CCL20 has a pivotal role in the pathogenesis of asthma, and is strongly derived from bronchial epithelial cells in response to a broad spectrum of asthma-related stimuli such as pro-inflammatory cytokines, ambient particulate matter, and the proteolytic allergen Der p1 [3133]. In asthmatic patients, the level of CCL20 is significantly elevated in BAL fluid when compared with control subjects, and is more increased after endobronchial allergen provocation [32, 40]. Moreover, significant increase in its expression in BAL cells from subjects with corticosteroid-resistant asthma was seen when compared with those with corticosteroid-sensitive asthma [41]. In the mouse model of asthma, the CCL20/CCR6 system plays a pivotal role in allergic airway responses such as airway resistance, airway eosinophilia, and production of IL-5 and IgE [34]. Interestingly, CCR6 is predominantly expressed on human Th17 cells, and CCL20 shows chemotactic activity for Th17 cells [35, 42]. Emerging evidence suggests that Th17 cells are implicated in the pathogenesis of asthma [27]. Although little is known about how Th17 cells migrate into the airway, the current study suggests that IL-17F is able to attract Th17 cells into the site of airway inflammation via, at least partially, the CCL20/CCR6 system. Taken together, it is possible that IL-17F-induced epithelial CCL20 attracts Th17 cells into the airway, and accumulated Th17 cells establish a positive feedback loop resulting in the recruitment of additional Th17 cells via the inducing IL-17F. On the other hand, Th17 cells may not be the major cell source of IL-17F in airway diseases [43]. Indeed, IL-17F is produced by various cell types, such as basophils, mast cells, monocytes, memory CD4+ T cells, CD8+ T cells, γδT cells, and NKT cells [6, 8, 44, 45]. Hence, these IL-17F-producing cells may exert an effect on bronchial epithelial cells to induce CCL20 and attract Th17 cells via CCL20/CCR6 system. The IL-17F/CCL20 axis might be especially important in the pathophysiologic events of allergic airway inflammation. However, further in vivo study is needed to clarify the importance of the IL-17F/CCL20 axis in asthma.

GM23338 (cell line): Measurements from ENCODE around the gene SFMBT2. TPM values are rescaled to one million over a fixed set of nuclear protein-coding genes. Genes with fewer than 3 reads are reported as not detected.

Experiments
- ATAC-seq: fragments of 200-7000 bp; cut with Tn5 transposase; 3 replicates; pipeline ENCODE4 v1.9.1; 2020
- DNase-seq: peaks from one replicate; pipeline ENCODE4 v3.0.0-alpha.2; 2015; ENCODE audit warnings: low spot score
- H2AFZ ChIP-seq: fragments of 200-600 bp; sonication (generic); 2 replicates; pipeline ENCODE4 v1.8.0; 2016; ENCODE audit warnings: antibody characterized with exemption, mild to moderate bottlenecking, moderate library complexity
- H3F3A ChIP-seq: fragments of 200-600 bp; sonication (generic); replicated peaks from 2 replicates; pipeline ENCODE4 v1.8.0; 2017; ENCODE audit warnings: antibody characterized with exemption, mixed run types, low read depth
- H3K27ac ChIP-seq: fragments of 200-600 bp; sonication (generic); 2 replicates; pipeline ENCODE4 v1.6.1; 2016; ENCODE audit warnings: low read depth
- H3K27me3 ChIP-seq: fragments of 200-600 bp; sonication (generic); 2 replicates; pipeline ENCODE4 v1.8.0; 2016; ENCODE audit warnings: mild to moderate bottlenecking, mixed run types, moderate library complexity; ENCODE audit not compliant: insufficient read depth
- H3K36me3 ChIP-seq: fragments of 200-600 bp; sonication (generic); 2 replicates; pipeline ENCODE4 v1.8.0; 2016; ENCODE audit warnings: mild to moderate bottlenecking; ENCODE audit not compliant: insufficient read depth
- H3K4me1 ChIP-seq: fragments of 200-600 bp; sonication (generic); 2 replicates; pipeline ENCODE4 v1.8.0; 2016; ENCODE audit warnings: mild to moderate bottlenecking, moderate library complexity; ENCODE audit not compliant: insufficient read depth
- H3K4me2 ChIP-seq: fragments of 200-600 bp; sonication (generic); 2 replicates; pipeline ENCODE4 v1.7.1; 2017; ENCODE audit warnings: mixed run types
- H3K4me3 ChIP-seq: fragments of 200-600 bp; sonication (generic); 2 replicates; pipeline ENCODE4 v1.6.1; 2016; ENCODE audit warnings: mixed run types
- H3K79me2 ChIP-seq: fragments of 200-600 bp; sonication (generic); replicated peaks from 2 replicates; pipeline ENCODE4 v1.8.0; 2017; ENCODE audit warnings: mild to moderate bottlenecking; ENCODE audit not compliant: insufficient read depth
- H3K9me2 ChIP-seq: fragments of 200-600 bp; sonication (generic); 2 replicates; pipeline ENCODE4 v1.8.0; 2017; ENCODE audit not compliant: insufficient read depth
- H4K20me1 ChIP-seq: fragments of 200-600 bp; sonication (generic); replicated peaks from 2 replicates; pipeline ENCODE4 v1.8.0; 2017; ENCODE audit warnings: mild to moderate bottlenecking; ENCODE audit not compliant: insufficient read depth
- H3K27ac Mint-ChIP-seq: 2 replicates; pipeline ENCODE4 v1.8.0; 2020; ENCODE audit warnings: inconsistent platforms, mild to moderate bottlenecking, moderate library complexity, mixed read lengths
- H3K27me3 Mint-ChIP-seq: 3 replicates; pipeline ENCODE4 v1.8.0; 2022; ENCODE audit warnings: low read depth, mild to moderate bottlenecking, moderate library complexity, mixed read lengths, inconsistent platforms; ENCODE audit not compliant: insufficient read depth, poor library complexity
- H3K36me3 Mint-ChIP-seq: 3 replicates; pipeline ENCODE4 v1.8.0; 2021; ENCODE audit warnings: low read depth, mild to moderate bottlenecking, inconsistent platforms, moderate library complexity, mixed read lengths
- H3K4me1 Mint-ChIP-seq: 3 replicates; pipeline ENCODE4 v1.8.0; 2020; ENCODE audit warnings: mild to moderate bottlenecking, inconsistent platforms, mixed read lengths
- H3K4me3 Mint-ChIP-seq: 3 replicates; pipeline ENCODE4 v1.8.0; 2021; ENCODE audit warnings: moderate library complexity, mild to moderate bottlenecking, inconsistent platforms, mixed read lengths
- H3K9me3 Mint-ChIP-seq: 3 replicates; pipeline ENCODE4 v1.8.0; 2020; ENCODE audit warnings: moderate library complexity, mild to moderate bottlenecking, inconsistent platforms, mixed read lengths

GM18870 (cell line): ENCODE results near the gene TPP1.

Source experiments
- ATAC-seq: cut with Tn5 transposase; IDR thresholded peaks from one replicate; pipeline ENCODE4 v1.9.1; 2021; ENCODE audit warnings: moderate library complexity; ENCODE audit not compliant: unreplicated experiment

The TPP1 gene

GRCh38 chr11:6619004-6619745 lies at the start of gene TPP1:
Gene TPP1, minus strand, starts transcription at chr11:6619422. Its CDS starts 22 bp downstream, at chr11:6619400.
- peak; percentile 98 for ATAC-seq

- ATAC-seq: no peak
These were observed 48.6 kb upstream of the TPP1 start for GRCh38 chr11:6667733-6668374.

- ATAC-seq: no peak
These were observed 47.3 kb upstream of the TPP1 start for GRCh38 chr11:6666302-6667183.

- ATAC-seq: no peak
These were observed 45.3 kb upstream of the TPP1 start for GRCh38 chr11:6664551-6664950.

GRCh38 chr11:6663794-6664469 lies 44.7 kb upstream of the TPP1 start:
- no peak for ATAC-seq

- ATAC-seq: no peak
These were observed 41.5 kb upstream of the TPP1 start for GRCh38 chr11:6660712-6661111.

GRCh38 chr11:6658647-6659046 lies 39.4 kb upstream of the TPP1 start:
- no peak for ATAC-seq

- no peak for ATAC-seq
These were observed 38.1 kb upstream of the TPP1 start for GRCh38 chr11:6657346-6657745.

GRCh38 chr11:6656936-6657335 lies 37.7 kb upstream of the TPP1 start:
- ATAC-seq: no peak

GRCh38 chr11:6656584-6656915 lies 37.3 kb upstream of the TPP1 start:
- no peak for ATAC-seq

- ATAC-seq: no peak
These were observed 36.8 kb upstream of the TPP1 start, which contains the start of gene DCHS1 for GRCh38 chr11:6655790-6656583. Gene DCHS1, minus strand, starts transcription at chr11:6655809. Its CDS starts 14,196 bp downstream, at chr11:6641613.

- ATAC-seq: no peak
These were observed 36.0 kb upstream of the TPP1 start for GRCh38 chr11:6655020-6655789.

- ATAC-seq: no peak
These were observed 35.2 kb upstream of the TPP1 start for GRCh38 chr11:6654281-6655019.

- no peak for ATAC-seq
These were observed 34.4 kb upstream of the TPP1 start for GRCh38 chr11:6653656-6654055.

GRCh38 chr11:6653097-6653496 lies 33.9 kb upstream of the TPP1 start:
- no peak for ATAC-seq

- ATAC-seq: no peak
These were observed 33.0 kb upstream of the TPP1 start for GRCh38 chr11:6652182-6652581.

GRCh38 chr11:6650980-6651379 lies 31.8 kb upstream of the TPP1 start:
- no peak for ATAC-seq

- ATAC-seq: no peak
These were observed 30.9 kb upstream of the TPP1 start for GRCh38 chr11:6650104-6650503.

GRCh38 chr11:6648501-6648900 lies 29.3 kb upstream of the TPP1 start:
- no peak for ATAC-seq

The signaling pathway of IL-17F has become clearer. We have previously demonstrated that the expression of IL-17F-induced cytokines and chemokines is dependent on the activation of ERK1/2, but not p38MAPK and JNK, in bronchial epithelial cells [913]. The signaling mechanisms of CCL20 expression are not yet fully understood. Here, we have identified, for the first time, that IL-17F-induced CCL20 expression is through the Raf1-MEK1/2-ERK1/2 pathway, since Raf1 kinase inhibitor and MEK1/2 inhibitors significantly decreased its expression. On the other hand, it is reported that CCL20 expression in bronchial epithelial cells is mediated by ERK1/2 and p38MAPK [31]. However, in this study, IL-17F-induced CCL20 expression is mediated by ERK1/2, but not p38MAPK, since p38MAPK inhibitor SB202190 did not affect its expression. This difference may be due to the stimuli used. Therefore, ERK1/2 may be a crucial signaling molecule for the IL-17F-induced CCL20 expression. These findings suggest that regulation of the Raf1-MEK1/2-ERK1/2 pathway may constitute a useful therapeutic target for IL-17F-associated diseases including asthma. In addition, we have recently identified that MSK1-CREB and p90RSK-CREB are two critical signaling pathways of IL-17F as the downstream elements of the Raf1-MEK1/2-ERK1/2 kinase cascade [14, 15]. These pathways are essential for CCL20 expression by IL-17F, since MSK1 inhibitors, Ro-31-8220 and H89, and siRNA targeting MSK1, p90RSK, and CREB significantly diminished its expression. Hence, CCL20 expression is mediated by the RafI-MEK1/2-ERK1/2-MSK1/p90RSK-CREB signaling pathway in the case of IL-17F in bronchial epithelial cells. These data suggest that this signaling pathway is a potential pharmacological target in the IL-17F-mediated airway inflammation. However, all inhibitors used in this study did not completely abrogate IL-17F-induced CCL20 expression. This suggests that the potential involvement of other signaling pathway. Further study is needed to clarify a novel signaling molecule of IL-17F.